If you look at the world map, with all the little lights representing an international hotel chain property, Africa is still “The Dark Continent”.  There are a couple of exceptions, of course, namely Egypt and South Africa, but even in the latter there are not many, and of late the number has reduced with rebranding if several hotels from international to “home-grown” brands.

But this situation is changing.  Whilst there is still no let-up in the efforts to populate other developing regions – particularly Asia, and the giants of India and China – the international chains are now turning their attention to sub-Saharan Africa in a big way.

Having previously relied on partners to push out their brands on the continent, InterContinental have recently appointed a development director purely for Africa, based in Cape Town.  This is a first – Africa has always, in all the brands, been lumped in together either with Europe, or with the Middle East, or with both.  Now Africa gets its own man.  Expect to see more of those ubiquitous Holiday Inn flags flying soon.  Hilton and Radisson are both looking for developers to be based in Africa, realizing that, if they are to have competitive advantage, they cannot “do” Africa from the comfort of a European office.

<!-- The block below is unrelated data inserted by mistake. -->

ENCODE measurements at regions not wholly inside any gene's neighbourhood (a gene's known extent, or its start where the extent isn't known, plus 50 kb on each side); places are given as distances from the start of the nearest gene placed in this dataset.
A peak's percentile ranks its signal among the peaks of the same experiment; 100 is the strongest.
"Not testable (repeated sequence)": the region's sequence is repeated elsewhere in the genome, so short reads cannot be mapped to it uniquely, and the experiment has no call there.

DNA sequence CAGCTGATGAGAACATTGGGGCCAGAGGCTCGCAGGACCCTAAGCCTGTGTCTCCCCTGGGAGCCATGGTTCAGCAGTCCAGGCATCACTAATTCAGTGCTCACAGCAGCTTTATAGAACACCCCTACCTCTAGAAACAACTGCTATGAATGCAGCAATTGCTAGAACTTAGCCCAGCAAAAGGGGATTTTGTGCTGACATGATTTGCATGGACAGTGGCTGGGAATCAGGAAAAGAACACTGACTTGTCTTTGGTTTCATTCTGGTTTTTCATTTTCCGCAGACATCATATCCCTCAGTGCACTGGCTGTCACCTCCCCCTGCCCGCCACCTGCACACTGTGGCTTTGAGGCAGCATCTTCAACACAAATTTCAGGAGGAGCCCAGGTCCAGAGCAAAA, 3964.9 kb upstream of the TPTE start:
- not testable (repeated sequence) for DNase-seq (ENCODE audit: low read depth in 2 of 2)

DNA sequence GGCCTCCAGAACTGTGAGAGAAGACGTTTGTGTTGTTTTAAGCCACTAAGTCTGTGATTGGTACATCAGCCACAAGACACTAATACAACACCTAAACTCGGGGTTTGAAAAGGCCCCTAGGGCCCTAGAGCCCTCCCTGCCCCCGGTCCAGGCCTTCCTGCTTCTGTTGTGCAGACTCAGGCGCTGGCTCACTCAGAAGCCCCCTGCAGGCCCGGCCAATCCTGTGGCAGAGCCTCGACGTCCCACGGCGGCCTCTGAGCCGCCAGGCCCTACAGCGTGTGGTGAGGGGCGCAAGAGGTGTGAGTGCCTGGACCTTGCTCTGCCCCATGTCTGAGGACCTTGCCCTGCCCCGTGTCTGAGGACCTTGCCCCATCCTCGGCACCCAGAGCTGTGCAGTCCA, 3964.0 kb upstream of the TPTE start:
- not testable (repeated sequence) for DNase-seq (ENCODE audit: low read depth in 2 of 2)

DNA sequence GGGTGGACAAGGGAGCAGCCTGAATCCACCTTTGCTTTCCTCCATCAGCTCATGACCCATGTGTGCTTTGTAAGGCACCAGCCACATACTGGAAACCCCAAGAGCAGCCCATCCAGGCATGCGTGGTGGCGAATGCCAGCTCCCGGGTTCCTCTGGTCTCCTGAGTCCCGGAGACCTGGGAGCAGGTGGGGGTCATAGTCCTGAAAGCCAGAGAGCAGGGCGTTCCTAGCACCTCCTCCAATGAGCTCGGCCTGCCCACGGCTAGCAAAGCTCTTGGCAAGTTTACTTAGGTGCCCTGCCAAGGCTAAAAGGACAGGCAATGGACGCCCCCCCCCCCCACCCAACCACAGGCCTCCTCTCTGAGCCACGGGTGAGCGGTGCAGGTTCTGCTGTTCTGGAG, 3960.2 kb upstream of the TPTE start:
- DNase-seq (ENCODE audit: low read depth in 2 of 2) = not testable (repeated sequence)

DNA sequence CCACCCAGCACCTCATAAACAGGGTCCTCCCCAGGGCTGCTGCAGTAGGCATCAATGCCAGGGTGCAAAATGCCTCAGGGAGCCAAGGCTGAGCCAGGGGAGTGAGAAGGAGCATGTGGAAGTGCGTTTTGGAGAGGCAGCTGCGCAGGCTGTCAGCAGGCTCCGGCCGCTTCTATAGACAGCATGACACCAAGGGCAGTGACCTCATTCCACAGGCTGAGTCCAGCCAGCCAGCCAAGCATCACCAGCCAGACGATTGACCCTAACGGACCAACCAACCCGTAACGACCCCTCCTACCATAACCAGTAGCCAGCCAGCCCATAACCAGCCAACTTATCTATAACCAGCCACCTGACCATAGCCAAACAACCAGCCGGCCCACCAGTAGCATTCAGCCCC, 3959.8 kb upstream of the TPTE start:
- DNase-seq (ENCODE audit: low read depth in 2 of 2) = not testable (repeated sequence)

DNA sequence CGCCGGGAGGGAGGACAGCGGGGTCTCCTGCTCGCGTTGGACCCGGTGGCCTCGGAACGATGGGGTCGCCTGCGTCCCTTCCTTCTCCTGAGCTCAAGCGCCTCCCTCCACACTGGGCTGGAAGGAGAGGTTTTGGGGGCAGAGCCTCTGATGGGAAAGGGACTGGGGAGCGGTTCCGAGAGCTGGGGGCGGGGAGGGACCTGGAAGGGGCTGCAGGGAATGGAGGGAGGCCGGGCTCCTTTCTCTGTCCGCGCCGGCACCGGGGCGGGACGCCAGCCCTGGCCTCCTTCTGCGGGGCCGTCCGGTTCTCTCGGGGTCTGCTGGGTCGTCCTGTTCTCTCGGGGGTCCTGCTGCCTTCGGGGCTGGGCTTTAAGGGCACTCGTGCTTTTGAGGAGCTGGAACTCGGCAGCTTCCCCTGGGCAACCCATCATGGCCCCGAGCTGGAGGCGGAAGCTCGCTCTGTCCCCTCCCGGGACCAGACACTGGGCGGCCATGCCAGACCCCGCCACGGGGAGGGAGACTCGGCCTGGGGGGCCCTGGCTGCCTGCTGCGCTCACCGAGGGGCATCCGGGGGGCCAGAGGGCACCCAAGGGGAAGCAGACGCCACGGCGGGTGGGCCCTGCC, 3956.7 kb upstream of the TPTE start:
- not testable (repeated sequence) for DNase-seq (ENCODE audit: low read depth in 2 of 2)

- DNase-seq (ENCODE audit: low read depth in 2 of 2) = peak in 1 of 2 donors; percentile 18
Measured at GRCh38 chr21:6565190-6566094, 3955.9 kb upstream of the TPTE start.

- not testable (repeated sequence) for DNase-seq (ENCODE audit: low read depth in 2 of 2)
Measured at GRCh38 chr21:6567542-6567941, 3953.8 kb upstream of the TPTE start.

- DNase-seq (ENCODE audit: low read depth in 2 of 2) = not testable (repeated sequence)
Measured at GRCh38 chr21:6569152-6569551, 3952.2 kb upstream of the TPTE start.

Other brands, like Kempinski, Marriott and Starwood are all seeking opportunities, particularly in the oil-rich nations, and whilst they have yet to move their executives there, the increased attention they are paying is to be welcomed.

What does this mean for African economies?  A great deal, that’s what!  Any traveller will know that finding quality hotel accommodation can be a challenge, even in some of the capital cities, so the march of the brands will surely mean that more business travelers and tourists will venture forth.  And that means more jobs for Africans.

Trevor Ward

W Hospitality Group, Lagos

trevor.ward@w-hospitalitygroup.com